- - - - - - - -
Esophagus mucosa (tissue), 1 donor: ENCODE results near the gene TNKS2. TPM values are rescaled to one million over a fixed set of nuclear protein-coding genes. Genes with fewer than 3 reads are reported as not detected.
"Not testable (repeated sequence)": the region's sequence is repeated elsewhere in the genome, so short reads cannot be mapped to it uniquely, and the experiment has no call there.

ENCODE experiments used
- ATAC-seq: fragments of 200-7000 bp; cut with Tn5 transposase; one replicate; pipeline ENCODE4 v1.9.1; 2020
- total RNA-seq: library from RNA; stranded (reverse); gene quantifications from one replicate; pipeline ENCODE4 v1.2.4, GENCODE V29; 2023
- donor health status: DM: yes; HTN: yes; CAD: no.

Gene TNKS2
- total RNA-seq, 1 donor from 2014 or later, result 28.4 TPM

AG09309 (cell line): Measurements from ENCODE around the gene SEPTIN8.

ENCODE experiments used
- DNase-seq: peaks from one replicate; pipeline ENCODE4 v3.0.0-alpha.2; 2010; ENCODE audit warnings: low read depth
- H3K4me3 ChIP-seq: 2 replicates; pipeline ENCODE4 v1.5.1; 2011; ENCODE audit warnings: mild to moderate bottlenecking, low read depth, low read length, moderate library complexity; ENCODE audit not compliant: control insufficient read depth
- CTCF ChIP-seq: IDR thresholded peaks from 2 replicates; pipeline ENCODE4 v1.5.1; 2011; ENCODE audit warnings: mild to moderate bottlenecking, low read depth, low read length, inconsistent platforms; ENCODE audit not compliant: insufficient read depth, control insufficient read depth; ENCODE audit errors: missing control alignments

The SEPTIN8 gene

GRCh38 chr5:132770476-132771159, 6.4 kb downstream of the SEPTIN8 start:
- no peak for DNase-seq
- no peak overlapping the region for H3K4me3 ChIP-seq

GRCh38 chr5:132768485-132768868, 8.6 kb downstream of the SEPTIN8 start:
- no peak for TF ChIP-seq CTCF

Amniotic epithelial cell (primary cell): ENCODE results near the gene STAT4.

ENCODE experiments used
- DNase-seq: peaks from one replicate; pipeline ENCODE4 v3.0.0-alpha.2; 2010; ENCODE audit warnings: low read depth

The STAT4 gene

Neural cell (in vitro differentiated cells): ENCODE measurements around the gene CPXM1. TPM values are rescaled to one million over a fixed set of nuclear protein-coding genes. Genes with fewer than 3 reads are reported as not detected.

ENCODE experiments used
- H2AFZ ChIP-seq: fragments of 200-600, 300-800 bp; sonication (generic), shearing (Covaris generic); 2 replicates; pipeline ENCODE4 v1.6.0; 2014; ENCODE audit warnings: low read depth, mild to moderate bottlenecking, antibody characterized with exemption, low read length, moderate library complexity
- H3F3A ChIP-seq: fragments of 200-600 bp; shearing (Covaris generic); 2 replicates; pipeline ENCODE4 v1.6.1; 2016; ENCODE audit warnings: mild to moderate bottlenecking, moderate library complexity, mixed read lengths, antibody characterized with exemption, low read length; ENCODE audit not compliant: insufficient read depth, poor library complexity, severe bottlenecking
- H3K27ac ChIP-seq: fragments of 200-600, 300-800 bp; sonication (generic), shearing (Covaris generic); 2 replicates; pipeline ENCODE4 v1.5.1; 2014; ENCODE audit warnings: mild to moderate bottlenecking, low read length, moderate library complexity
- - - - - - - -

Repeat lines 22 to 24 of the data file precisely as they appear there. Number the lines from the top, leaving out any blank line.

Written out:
- DNase-seq: peaks from one replicate; pipeline ENCODE4 v3.0.0-alpha.2; 2010; ENCODE audit warnings: low read depth

The STAT4 gene

Neural cell (in vitro differentiated cells): ENCODE measurements around the gene CPXM1. TPM values are rescaled to one million over a fixed set of nuclear protein-coding genes. Genes with fewer than 3 reads are reported as not detected.